How would you describe your company’s overall culture? Give us examples.
Tim Connon: A family is how I would describe it. Some examples would be just yesterday we had an agent get up from his desk was upset because he had not gotten through the first minute of a call all day. 3 of our other agents got up immediately and told him they had the same issue and they all began to joke about the dumb luck they were having and I told all of them to take an early lunch and vent. they came back and 2 of them helped a client right after.
It is believed that a company’s culture is rooted in a company’s values. What are your values and how do they affect daily life at the workplace?
Tim Connon: Our values are putting the client before ourselves. We care about giving a potential client the absolute best service available. So even if they do not purchase a policy they will remember us and how much we cared.
These values affect daily life at the workplace by our agents getting random calls from referrals from clients they were not able to help but remembered the amazing service.
Share with us one of the most difficult decisions you had to make, this past year 2021, for your company that benefited your employees or customers. What made this decision so difficult and what were the positive impacts.
Tim Connon: The most difficult decision was giving each agent a $2,000 Christmas bonus out of the company’s revenue. It was a loss for us but it lifted the spirits of all our agents and gave them a wonderful Christmas which was more than worth it.
An organization’s management has a deep impact on its culture. What is your management style and how well has it worked so far?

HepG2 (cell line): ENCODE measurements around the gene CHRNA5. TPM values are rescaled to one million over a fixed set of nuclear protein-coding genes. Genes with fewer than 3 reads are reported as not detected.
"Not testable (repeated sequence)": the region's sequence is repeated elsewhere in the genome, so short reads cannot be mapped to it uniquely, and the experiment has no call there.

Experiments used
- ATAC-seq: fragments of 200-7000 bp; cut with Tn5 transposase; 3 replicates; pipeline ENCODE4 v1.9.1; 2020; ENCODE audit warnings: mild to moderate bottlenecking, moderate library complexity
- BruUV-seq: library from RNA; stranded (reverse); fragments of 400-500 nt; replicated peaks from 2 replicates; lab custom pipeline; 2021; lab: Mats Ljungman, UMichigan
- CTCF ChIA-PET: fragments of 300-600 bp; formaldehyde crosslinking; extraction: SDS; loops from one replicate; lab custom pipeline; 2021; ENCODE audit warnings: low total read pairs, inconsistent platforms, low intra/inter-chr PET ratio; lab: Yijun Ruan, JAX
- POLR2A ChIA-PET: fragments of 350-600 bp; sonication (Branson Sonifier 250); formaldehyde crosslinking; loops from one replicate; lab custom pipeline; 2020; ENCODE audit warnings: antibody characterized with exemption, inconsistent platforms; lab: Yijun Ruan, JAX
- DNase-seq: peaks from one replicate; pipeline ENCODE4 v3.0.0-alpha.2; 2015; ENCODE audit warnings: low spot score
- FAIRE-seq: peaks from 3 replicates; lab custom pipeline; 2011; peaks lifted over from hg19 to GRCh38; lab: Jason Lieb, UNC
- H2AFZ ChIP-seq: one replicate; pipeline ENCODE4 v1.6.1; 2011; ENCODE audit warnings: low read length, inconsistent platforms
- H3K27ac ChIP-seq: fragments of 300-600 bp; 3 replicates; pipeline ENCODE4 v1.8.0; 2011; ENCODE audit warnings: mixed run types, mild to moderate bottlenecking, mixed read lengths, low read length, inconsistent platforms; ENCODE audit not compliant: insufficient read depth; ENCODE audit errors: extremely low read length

Tim Connon: Our management style is analytical. We look at numbers over the span of 2 weeks and discuss areas of improvement in a friendly atmosphere as well as show figures for the agents of what they can expect to see.
Every organization suffers from internal conflicts, whether functional or dysfunctional. Our readers would love to know, how do you solve an internal conflict?
Tim Connon: It depends on the conflict if it is a dispute or argument we hold a meeting between the agents and some one of them home depending on the situation.
According to Culture AMP, Only 40% of women feel satisfied with the decision-making process at their organization (versus 70% of men), which leads to job dissatisfaction and poor employee retention. What is your organization doing to facilitate an inclusive and supportive environment for women?
Tim Connon: By providing advice and support over the decision in question by any of our female employees any one is allowed to ask questions if they are unsure.
What role do your company’s culture and values play in the recruitment process and how do you ensure that it is free from bias?
Tim Connon: When we interview it is strictly professional and analytical. Asking about qualifications and track records for new potential agents.
We’re grateful for all that you have shared so far! We would also love to know if there was one thing that you could improve about your company’s culture, what would it be?
Tim Connon: The lack of creativity at times from employees when we ask what type of activities can be done in the office during holiday parties.
Business is all about overcoming obstacles and creating opportunities for growth. What do you see as the real challenge right now?
Tim Connon: The challenge is navigating the changing technology and marketing tactics.
This has been truly insightful and we thank you for your time. Our final question, however, might be a bit of a curveball. If you had a choice to either fly or be invisible, which would you choose and why?
Tim Connon: I would fly because it attracts attention and proves something.
Jed Morley, VIP Contributor to ValiantCEO and the host of this interview would like to thank Tim Connon for taking the time to do this interview and share his knowledge and experience with our readers.